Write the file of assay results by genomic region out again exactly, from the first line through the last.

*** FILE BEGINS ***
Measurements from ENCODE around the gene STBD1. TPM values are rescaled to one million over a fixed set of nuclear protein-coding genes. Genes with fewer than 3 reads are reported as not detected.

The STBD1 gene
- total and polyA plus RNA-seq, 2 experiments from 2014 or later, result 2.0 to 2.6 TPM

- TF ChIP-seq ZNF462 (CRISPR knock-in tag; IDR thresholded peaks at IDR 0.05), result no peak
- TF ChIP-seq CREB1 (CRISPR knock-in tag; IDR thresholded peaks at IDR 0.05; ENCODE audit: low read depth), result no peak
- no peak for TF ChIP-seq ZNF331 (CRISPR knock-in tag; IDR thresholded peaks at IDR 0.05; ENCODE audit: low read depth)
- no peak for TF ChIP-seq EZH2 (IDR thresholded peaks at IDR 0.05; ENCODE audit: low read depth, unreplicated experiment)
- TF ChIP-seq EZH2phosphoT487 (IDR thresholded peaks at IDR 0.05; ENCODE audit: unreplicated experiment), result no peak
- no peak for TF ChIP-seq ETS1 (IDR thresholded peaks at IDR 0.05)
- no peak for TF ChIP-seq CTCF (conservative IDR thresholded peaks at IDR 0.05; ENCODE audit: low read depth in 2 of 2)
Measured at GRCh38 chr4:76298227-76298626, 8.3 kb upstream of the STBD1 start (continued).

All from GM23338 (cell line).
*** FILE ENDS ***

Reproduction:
Measurements from ENCODE around the gene STBD1. TPM values are rescaled to one million over a fixed set of nuclear protein-coding genes. Genes with fewer than 3 reads are reported as not detected.

The STBD1 gene
- total and polyA plus RNA-seq, 2 experiments from 2014 or later, result 2.0 to 2.6 TPM

- TF ChIP-seq ZNF462 (CRISPR knock-in tag; IDR thresholded peaks at IDR 0.05), result no peak
- TF ChIP-seq CREB1 (CRISPR knock-in tag; IDR thresholded peaks at IDR 0.05; ENCODE audit: low read depth), result no peak
- no peak for TF ChIP-seq ZNF331 (CRISPR knock-in tag; IDR thresholded peaks at IDR 0.05; ENCODE audit: low read depth)
- no peak for TF ChIP-seq EZH2 (IDR thresholded peaks at IDR 0.05; ENCODE audit: low read depth, unreplicated experiment)
- TF ChIP-seq EZH2phosphoT487 (IDR thresholded peaks at IDR 0.05; ENCODE audit: unreplicated experiment), result no peak
- no peak for TF ChIP-seq ETS1 (IDR thresholded peaks at IDR 0.05)
- no peak for TF ChIP-seq CTCF (conservative IDR thresholded peaks at IDR 0.05; ENCODE audit: low read depth in 2 of 2)
Measured at GRCh38 chr4:76298227-76298626, 8.3 kb upstream of the STBD1 start (continued).

All from GM23338 (cell line).